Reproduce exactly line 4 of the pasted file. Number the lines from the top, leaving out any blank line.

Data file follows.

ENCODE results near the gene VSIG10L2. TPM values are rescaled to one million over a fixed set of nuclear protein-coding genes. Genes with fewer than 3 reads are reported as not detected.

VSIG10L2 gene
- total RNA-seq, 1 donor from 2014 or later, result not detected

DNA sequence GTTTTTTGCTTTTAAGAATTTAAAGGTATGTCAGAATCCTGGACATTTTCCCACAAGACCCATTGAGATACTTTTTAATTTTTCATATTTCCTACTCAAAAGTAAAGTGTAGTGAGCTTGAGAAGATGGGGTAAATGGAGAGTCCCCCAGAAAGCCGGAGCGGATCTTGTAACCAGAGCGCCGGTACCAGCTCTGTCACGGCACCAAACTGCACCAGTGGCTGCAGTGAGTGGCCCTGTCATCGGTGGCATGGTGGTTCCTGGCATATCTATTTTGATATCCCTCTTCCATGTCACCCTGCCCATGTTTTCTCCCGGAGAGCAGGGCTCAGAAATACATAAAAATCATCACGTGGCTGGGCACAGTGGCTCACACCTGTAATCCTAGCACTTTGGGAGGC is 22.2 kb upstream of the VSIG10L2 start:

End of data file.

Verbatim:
DNA sequence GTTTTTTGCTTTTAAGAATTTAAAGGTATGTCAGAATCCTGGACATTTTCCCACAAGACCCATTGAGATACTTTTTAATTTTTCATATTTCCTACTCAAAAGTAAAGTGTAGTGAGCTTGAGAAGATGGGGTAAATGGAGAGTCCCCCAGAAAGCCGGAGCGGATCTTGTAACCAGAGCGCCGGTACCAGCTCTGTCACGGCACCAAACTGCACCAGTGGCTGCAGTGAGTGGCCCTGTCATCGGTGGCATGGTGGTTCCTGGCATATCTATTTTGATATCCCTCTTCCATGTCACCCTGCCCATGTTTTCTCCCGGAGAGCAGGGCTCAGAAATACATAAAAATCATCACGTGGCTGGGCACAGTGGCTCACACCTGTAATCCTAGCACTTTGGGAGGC is 22.2 kb upstream of the VSIG10L2 start: